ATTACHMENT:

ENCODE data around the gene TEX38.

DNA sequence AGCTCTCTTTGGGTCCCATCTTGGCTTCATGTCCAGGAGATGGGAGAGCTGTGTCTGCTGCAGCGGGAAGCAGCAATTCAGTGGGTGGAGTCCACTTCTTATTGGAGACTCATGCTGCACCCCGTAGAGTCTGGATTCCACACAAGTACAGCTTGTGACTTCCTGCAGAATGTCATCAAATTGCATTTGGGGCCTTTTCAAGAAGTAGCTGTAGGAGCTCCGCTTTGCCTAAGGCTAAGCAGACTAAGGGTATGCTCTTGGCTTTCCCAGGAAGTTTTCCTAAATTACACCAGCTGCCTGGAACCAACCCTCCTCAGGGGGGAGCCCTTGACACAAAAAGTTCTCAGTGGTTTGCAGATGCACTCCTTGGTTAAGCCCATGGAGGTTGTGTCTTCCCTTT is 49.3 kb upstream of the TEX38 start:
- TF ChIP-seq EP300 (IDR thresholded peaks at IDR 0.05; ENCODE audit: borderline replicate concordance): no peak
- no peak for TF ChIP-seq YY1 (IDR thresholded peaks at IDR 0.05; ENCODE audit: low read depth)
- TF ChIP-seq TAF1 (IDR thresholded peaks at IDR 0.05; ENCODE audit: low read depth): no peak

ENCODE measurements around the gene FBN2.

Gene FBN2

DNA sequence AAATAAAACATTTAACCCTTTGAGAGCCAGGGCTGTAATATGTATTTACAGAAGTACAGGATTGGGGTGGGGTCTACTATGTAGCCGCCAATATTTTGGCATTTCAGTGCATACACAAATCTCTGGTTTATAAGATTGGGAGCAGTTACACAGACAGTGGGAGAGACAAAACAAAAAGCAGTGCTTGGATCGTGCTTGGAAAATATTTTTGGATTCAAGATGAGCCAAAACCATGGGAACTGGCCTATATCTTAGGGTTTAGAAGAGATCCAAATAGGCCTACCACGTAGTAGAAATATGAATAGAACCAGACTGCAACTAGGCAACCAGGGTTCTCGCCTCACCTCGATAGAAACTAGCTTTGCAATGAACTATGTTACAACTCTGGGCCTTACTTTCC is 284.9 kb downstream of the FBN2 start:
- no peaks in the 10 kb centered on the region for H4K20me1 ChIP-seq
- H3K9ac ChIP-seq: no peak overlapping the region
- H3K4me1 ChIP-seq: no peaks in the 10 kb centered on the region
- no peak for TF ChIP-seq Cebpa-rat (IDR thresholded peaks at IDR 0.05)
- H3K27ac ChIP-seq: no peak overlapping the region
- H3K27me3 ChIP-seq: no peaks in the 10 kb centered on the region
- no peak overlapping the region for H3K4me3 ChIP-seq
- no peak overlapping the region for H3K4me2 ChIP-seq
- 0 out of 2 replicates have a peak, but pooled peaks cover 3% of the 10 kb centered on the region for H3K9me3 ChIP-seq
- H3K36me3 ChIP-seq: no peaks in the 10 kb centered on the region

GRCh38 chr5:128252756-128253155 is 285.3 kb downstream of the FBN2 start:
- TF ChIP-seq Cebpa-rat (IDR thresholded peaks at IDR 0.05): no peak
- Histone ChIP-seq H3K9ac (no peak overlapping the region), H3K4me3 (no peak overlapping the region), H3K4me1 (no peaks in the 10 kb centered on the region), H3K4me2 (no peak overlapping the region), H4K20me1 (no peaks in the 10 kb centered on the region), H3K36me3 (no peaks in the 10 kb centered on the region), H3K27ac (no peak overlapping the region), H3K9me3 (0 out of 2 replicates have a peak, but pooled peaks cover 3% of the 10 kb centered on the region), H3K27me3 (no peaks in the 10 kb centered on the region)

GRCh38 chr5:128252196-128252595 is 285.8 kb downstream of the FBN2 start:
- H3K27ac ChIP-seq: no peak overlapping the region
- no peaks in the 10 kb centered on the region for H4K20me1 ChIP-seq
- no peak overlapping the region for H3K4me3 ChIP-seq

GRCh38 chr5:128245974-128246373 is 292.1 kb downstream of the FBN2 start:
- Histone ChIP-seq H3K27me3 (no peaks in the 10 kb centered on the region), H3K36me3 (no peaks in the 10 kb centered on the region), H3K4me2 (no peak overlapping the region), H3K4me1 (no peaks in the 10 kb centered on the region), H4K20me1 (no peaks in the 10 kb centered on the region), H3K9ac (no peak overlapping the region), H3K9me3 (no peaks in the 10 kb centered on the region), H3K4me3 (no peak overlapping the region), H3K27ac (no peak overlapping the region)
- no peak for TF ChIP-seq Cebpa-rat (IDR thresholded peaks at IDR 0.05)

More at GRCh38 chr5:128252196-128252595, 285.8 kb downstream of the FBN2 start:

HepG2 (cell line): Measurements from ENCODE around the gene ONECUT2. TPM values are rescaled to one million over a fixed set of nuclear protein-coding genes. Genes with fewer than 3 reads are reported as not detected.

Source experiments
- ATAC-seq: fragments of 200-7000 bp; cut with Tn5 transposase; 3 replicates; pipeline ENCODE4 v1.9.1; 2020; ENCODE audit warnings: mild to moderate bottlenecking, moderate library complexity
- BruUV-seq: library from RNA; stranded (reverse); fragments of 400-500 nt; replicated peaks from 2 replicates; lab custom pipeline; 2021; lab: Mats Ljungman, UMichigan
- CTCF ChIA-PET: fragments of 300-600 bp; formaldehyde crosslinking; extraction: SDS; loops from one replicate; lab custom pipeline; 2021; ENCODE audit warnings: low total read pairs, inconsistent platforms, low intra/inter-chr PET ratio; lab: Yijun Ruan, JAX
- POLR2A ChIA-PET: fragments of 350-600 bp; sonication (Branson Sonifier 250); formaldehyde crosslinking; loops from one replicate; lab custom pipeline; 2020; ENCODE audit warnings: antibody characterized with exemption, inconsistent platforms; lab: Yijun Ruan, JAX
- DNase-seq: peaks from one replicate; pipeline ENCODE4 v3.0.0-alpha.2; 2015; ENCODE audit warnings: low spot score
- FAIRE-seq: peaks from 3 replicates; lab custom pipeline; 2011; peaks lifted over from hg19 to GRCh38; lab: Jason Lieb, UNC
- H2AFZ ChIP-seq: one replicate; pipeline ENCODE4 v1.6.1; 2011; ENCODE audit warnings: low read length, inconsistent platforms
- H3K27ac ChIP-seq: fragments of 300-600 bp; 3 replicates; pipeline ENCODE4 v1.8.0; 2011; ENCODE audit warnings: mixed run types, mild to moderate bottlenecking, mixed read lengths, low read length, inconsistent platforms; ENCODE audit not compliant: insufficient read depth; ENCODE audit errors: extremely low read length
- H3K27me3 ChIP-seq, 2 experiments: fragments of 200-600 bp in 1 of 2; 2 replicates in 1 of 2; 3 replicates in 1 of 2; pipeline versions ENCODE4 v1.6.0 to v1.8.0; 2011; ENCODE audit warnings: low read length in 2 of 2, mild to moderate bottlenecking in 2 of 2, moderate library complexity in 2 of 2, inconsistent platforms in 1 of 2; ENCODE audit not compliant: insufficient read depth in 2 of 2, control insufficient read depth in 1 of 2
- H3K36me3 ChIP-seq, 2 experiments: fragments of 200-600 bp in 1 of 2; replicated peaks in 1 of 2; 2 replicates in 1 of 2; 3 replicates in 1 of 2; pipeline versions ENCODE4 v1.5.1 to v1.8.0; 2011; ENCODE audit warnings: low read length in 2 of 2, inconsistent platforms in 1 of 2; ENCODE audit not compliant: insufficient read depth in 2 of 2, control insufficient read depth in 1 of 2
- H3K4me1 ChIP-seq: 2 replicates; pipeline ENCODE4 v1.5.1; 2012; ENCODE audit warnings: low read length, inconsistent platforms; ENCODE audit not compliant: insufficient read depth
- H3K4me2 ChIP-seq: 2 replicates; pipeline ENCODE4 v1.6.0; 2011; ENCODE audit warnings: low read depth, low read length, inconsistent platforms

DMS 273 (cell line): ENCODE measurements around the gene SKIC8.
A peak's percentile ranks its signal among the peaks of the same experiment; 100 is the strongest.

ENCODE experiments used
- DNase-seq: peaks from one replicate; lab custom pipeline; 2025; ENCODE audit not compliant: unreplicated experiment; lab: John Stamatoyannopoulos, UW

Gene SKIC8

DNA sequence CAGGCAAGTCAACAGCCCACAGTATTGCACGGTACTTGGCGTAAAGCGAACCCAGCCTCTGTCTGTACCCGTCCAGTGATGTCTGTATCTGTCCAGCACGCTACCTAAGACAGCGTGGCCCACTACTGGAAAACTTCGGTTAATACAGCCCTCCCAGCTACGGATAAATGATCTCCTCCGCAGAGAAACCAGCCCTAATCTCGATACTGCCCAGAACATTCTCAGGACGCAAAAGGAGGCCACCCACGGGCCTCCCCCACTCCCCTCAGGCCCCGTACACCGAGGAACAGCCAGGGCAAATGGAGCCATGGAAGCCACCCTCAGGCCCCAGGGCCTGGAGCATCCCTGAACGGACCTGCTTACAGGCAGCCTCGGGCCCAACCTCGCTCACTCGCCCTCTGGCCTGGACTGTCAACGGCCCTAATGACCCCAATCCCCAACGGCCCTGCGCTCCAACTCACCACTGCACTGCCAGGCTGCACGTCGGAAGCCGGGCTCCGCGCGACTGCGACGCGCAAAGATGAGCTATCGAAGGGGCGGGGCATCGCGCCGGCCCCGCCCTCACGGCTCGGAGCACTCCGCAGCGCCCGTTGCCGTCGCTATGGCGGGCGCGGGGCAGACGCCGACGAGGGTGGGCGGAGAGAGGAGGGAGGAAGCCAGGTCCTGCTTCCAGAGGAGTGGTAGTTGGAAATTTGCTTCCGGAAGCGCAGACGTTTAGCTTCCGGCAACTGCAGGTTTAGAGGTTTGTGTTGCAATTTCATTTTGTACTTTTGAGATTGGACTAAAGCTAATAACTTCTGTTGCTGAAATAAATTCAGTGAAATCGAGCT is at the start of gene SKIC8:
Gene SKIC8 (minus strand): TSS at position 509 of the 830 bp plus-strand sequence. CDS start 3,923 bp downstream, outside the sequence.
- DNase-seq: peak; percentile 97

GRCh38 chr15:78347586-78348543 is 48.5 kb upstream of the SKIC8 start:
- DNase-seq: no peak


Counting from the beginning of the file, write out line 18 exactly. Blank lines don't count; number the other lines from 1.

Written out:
- H3K36me3 ChIP-seq: no peaks in the 10 kb centered on the region